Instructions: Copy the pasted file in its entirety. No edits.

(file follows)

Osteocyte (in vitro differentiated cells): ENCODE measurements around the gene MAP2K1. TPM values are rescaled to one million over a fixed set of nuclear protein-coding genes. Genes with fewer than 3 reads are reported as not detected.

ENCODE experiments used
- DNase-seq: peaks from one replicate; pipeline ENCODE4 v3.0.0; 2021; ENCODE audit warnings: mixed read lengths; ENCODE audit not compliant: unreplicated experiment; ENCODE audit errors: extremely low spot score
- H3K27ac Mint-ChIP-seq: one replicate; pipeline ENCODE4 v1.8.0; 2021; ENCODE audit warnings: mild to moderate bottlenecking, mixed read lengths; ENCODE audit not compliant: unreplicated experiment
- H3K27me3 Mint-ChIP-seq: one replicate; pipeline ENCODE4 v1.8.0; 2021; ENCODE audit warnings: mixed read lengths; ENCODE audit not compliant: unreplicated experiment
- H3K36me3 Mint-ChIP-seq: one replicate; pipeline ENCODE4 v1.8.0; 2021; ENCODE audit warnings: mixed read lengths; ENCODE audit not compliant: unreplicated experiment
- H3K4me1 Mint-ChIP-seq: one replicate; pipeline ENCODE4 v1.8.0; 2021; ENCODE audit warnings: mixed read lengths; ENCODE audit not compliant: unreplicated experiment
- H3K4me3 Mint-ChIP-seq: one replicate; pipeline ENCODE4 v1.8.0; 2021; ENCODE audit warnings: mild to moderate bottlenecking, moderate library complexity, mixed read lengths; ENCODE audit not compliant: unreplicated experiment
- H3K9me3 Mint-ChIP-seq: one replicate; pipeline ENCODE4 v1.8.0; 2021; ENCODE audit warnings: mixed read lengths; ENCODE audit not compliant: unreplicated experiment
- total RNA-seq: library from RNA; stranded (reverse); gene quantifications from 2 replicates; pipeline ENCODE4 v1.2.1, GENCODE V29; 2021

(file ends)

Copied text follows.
Osteocyte (in vitro differentiated cells): ENCODE measurements around the gene MAP2K1. TPM values are rescaled to one million over a fixed set of nuclear protein-coding genes. Genes with fewer than 3 reads are reported as not detected.

ENCODE experiments used
- DNase-seq: peaks from one replicate; pipeline ENCODE4 v3.0.0; 2021; ENCODE audit warnings: mixed read lengths; ENCODE audit not compliant: unreplicated experiment; ENCODE audit errors: extremely low spot score
- H3K27ac Mint-ChIP-seq: one replicate; pipeline ENCODE4 v1.8.0; 2021; ENCODE audit warnings: mild to moderate bottlenecking, mixed read lengths; ENCODE audit not compliant: unreplicated experiment
- H3K27me3 Mint-ChIP-seq: one replicate; pipeline ENCODE4 v1.8.0; 2021; ENCODE audit warnings: mixed read lengths; ENCODE audit not compliant: unreplicated experiment
- H3K36me3 Mint-ChIP-seq: one replicate; pipeline ENCODE4 v1.8.0; 2021; ENCODE audit warnings: mixed read lengths; ENCODE audit not compliant: unreplicated experiment
- H3K4me1 Mint-ChIP-seq: one replicate; pipeline ENCODE4 v1.8.0; 2021; ENCODE audit warnings: mixed read lengths; ENCODE audit not compliant: unreplicated experiment
- H3K4me3 Mint-ChIP-seq: one replicate; pipeline ENCODE4 v1.8.0; 2021; ENCODE audit warnings: mild to moderate bottlenecking, moderate library complexity, mixed read lengths; ENCODE audit not compliant: unreplicated experiment
- H3K9me3 Mint-ChIP-seq: one replicate; pipeline ENCODE4 v1.8.0; 2021; ENCODE audit warnings: mixed read lengths; ENCODE audit not compliant: unreplicated experiment
- total RNA-seq: library from RNA; stranded (reverse); gene quantifications from 2 replicates; pipeline ENCODE4 v1.2.1, GENCODE V29; 2021